miles lonmg, on to (Columibia, shmorteni
ig thle distance bet ween Augusta an:
the South (Carliina capital nearly 21
Socialist Rallies in Berlin.
Berlini. By (Cable.-Socialist meet
ings held here passed off with comn
lite quiet. The halls. which wer<
tilled to over'tlowinig. were closedl b'
the police halfI aln hlour before 1 h
speaking (commenced. Strong resolu
tions were passed andu protests agains
ie present tripartite suffrage systen
in Prunssia were adopted.
Folk Addresses Bostonians.
Bostoin. Special.-Five hundred o
the leading business men of Bostoni
members of the Boston M1erchants
Association, at tended the annual din
ne ot lie o rganmizat ion at Hote
So meset and heard addresses b'
overnor .Josephi W. Folk. ot Alis
sori: Mayvor .John~ Weaver. of Phmila
1rphia: Governor ('urtis Gubild. ana
tes Governr Folk was accordelc
a hear ty recept ion, lie iscessed it
A MILLIONAIRE D,
Marshall field is Unexpecte
WAS MAN OF ENORMOUS MO
End Comes, After Eight Days' Ilu
of Pneumonia, in a New Y
Hotel-Remains Will Be Taker
Chicago fo:e Interment.
New York. Special. - Mars'
Field. the millionaire Chicago 1
chant, died at the Holland House
4 o'clock Tuesday afternoon al
eight days' iliness of pneum)
Death came peacefully while m
bers of the family who had been
almost constan; attendance for
eral days were gathered around
deathbed. The,. as well as the dy
merchant himseif were prepared
the end. For days they had b
swayed between hope and fear
when the alanning turn came al
the remarkable rally , it was ret
nized that the end had been o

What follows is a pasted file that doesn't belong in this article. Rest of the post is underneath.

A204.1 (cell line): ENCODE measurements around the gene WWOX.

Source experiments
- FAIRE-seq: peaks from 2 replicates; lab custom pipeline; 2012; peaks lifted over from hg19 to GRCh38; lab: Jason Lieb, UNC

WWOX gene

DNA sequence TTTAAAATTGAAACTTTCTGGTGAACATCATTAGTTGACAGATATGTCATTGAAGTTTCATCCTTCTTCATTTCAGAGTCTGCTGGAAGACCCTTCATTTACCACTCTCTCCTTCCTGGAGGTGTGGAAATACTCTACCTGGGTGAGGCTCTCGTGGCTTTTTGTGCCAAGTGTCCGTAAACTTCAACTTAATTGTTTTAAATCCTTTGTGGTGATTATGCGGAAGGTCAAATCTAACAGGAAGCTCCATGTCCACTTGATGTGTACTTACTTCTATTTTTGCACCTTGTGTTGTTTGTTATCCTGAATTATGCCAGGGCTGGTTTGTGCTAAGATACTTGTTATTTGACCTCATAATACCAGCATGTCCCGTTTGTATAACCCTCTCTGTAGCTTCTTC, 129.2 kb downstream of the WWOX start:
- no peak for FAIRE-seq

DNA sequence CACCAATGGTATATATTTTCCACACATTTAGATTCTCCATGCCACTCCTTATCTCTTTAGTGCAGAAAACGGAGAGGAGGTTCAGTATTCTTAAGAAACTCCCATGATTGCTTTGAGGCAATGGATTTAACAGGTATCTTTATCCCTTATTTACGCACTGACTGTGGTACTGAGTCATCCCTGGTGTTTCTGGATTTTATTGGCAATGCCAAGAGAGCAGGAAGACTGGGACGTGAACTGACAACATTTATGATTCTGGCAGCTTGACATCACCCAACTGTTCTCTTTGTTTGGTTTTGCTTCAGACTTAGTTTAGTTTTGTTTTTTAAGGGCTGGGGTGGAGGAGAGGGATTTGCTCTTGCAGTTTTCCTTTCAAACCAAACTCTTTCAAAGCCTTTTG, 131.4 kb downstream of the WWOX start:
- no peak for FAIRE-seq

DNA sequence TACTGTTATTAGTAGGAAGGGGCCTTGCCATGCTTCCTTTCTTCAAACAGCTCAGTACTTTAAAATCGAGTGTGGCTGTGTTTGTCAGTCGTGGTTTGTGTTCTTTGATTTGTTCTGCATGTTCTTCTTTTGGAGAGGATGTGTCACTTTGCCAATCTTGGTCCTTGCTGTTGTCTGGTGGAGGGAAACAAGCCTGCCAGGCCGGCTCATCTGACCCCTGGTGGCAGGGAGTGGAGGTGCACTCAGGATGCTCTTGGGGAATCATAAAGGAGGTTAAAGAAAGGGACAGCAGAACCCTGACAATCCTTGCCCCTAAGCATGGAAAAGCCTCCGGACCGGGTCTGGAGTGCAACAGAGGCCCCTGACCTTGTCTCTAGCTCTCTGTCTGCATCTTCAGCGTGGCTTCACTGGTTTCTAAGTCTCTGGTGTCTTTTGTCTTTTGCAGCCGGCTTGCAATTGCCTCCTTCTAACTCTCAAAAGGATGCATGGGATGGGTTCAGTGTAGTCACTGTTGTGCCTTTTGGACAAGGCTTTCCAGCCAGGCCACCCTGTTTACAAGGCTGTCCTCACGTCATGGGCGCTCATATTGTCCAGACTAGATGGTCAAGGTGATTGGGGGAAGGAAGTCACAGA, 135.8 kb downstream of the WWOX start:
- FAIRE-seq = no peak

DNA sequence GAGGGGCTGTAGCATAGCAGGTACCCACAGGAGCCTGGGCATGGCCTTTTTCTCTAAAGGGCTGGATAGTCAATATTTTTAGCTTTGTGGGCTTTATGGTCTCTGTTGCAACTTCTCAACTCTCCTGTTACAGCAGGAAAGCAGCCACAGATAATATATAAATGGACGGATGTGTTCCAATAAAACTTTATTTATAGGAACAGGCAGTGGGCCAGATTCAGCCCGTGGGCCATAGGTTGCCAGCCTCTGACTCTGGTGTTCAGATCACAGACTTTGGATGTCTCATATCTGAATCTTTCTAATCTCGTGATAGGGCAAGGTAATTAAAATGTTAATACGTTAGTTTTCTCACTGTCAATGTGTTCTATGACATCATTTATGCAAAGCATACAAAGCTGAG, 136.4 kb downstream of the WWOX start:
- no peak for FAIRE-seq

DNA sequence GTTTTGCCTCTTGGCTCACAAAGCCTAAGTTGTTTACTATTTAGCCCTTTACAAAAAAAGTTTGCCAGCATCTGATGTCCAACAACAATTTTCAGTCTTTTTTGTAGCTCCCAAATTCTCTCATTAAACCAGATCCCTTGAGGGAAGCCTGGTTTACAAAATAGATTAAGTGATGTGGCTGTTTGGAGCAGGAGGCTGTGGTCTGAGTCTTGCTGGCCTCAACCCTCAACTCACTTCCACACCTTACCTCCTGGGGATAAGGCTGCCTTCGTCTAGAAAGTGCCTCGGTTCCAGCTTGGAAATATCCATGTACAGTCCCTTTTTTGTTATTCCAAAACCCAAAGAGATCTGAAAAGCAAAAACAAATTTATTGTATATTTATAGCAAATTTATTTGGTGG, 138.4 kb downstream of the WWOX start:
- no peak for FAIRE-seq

briefly deferred. Those whc w
present when the merchant died -,,
Mrs. Marshall Field. Mrs. Marsl
Field, Jr.. Augustus N. Eddy, Cii
erine Eddy, Mrs. Henry Dibblee, R
ert T. Lincoln and Mrs. Preston C
son. Mr. Field's illness develo]
about a week ago while he and I
Field were on. their way from Chic
to this city. He was traveling on
Pennsylvania. limited, and he was t
en ill early Tuesday morning j
before the train reached Pittsshi
There a physician boardede the tr
and came on to this city with
New Issue of Tenn. Coal and I
New York. Special.-Directors
the Tennessee Coal and Iron C(
pany. at a meeting in this city
thorized an issue of $~.000.000 of r
common stock of that company. T
will incriease the total of comn
stock to $30,000.000. The direct
renewed an offer to accept the c
standing 2,4S3 shares of prefer
stock and to give stock in exchai
therefor at the rate of $1SO a s'
for the preferred. A meeting of
stockholders of the company to p
on this action of the directors )
be held at Tracy City, Tenn., Ja
Resigns Under Fire.
Annopolis. Md., Special.-The
dence of those whom M1(dshipman :
nor M1eriwet her, Jr., is accused of h
ing. was given rapidly after thc eo
'.ad disposed of the objections offe
Iby counsel for the defense..
midshipmen of the fourth class c
nected MIeriwet her in some way w
the hazing and the testimony was r
Iitive in four of these cases. 3
shipman MIeriwether, has handed
his resignation from the Naval A
demy. It is not likely that it will
accpted, as there are charges pe
ing a~rainst him aind as he is un
sentenee of confinement to the A
demy grounds for one year.
T. J. Emery Dies in Egypt.
Cincinnati. 0.. Special.-Thomas
Emery. multi-millionaire of this e
is dead in Egypt from pneumonir-,
news hiavinr been received by en
Mr. Emery was one of thei princi
heirs to the Thomas WA. Emr esta
the largest owners of real estate
-Cincinno.ti and Southern Ohio. He
tablished the Cincinnaati Orphan A
lun: as a memorial to the two
ceased sons. and was a large con
hutor to the colored orphan asyh:
Attorney-General Hladley. of 3
souri, is trying to get informat
about the Standard Oil Company's
1called confidential department.
The Empire Lifo Insurance Ci
pany, one of those in which the )
okIn vest igation) dielosed iirre
larities. apjplied for a receiver in
Pi vate services were held over
body' of President Hierper, of (hic
rniversit y, preliminary to his 11
Largest Cotton Mill in South in:
Jackson. MIiss.. Special.-The 3
sissippi MIills. at Wesson. the larg
cotton mills in the South. have g~
into the hands of a receiver. Thad
ILampton, ex-treasurer of Mississii
being na med by Federal Judge N